(…) The FISA Court’s report detailed the nearly 300,000 abuses logged between 2020 and early 2021.
For instance: After the Jan. 6 riot at the U.S. Capitol, an FBI employee ran a whopping 23,132 separate queries of Americans “to find evidence of possible foreign influence, although the analyst conducting the queries had no indications of foreign influence related to the query term used,” Contreras found. Justice Department officials “concluded there was no specific factual basis to think the searches would turn up foreign intelligence information or evidence of a crime” and the court opinion found that “no raw Section 702 information was accessed as a result of these queries.”
In June 2020, the FBI searched for digital data and communications of 133 people arrested “in connection with civil unrests and protests between approximately May 30, and June 18, 2020,” when protests and riots erupted across the country over George Floyd’s death at the hands of a Minneapolis police officer.
That search was done, officials said, to see if there was counter-terrorism information about those individuals. When questioned about the searches later, FBI officials said it was reasonable for agents to think the searches would return foreign intelligence. The court opinion describing that effort has significant redactions, making it unclear why the FBI developed its theory.
Incredibly, the Court also found a long pattern between 2016 and 2020 in which the FBI conducted FISA searches targeting “individuals listed in police homicide reports, including victims, next-of-kin, witnesses, and suspects,” according to the court opinion. The Justice Department found these searches violated the rules “because there was no reasonable basis to expect they would return foreign intelligence or evidence of crime.”
In its defense, the FBI argued “that querying FISA information using identifiers of the victims — simply because they were homicide victims — was reasonably likely to retrieve evidence of crime.”
Even more egregiously, an FBI analyst “conducted a batch query for over 19,000 donors to a congressional campaign” because the campaign was supposedly “a target of foreign influence,” the opinion said.
Justice Department officials found that “only eight identifiers used in the query”—such as a name, phone number or an email address—”had sufficient ties to foreign influence activities” that complied with the FISA standards.
Officials said lawmakers who were briefed months ago about the problems have been pushing authorities to make them public. The delay in doing so was due to discussions of redactions of a separate part of the opinion, which described a novel application of surveillance techniques, who like others interviewed spoke on the condition of anonymity to discuss sensitive national security matters.
Senior law enforcement officials said Friday that the problems in the report do not represent FBI’s current practices. The problems were discovered largely due to Justice Department audits, they said, and have been remedied.
“We’re not trying to hide from this stuff, but this type of non-compliance is unacceptable,” a senior FBI official said. “There was confusion historically about what the query standard was,” said another senior law enforcement official.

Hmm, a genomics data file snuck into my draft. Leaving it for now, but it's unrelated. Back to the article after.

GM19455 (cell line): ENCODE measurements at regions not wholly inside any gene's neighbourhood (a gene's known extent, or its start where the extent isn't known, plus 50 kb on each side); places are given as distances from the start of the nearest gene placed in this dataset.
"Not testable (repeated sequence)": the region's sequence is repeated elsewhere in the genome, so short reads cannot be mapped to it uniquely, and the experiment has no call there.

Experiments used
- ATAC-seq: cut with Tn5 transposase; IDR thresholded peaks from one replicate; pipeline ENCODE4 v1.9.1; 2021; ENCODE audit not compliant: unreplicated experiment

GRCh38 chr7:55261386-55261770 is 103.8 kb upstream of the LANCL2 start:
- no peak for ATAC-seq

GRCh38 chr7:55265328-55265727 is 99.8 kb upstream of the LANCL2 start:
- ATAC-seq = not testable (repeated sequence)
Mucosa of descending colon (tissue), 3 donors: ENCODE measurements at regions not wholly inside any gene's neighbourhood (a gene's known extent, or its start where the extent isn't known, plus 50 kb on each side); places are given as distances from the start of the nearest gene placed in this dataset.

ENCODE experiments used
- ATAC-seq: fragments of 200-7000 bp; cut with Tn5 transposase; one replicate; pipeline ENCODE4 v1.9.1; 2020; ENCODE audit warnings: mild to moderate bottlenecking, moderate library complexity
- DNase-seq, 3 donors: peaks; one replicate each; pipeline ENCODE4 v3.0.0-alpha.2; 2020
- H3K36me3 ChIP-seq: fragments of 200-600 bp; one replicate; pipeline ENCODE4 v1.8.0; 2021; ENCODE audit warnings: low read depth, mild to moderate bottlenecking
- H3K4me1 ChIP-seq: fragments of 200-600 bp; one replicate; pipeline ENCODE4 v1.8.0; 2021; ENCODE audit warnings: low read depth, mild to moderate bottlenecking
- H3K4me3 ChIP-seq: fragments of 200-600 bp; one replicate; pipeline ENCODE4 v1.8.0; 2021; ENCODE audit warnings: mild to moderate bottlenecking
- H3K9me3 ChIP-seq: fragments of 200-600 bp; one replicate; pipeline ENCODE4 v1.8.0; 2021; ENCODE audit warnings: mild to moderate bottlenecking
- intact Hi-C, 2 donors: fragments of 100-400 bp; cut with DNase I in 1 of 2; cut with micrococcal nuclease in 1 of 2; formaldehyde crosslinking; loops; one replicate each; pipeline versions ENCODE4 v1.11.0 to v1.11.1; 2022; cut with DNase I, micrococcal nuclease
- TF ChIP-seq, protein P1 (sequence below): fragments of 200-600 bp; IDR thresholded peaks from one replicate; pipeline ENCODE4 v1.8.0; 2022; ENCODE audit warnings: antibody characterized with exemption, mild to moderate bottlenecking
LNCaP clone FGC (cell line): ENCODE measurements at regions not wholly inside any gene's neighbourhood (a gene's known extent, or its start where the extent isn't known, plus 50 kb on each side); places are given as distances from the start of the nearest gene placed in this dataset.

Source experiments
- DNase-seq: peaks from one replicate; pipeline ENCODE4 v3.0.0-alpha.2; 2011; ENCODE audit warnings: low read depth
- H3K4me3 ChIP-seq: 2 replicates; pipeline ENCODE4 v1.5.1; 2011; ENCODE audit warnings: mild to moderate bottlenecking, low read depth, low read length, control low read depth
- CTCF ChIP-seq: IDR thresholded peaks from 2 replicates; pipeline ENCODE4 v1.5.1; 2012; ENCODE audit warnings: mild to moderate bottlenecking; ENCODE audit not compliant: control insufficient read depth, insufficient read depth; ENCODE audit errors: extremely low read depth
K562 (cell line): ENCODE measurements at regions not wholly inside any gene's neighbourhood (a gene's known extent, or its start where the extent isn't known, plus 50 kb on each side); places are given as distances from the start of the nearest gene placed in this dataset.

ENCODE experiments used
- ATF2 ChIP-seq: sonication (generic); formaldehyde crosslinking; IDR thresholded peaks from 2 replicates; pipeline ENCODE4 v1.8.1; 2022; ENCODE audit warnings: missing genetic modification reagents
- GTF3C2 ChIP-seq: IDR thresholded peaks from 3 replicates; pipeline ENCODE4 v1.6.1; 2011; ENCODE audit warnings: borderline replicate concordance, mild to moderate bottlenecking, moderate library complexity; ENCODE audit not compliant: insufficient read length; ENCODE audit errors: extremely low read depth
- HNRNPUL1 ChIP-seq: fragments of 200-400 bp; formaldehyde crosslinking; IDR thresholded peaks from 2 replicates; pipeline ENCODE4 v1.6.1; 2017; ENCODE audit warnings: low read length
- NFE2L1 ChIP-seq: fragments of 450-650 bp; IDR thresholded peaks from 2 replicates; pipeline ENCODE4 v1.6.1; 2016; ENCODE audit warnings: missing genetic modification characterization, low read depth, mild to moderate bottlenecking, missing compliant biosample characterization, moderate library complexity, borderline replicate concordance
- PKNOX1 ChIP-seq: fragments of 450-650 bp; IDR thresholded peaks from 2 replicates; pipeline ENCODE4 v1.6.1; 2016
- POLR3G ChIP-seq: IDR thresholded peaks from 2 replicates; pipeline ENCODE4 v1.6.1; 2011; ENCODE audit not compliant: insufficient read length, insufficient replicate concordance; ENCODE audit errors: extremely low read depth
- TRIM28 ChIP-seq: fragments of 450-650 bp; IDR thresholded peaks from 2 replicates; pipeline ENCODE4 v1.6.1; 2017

The FBI has rolled out a host of changes to how agents and analysts use the Section 702 database. While a previous version of the system automatically included it in a list of areas that agents could search for information, agents and analysts must now specifically seek and choose to search 702 information. FBI users of the database are also required to write, in their own words, why they think their search will return foreign intelligence information or evidence of a crime, and an attorney must approve any “batch” searches involving large numbers of people.
In recent months, authorities have touted that the number of 702 searches conducted that involve U.S. residents or companies has dropped dramatically — more than 90 percent last year. Officials said Friday that the dropoff was largely the result of the Justice Department audit having found significant compliance failures by the FBI.
The problems identified by the court and the Justice Department are separate from criticism lodged against the FBI in 2019 by the Justice Department’s inspector general, and again this week by special counsel John Durham, over the FBI’s use of a different kind of foreign intelligence surveillance court order, which specifically targeted a former Trump adviser in 2016 and 2017 based on faulty and incomplete FBI applications.
In 2021, a follow-up report by Justice Department inspector general Michael Horowitz found “widespread” failures by the FBI to follow one of the key rules of FISA surveillance, indicating that the problems went far beyond the FBI’s investigation of former Trump adviser Carter Page.
Additionally, the court opinion included information regarding what officials called a “highly sensitive” surveillance technique, and a court debate about the novel use of that technique. Details about the technique are redacted, making it difficult to determine the purpose and scope of the controversial surveillance.
In a statement to American Greatness, Jordan said: “Chris Wray told us we can sleep well at night because of the FBI’s so-called Fisa reforms. But it just keeps getting worse.” (Read more: American Greatness, 5/19/2023) (Archive)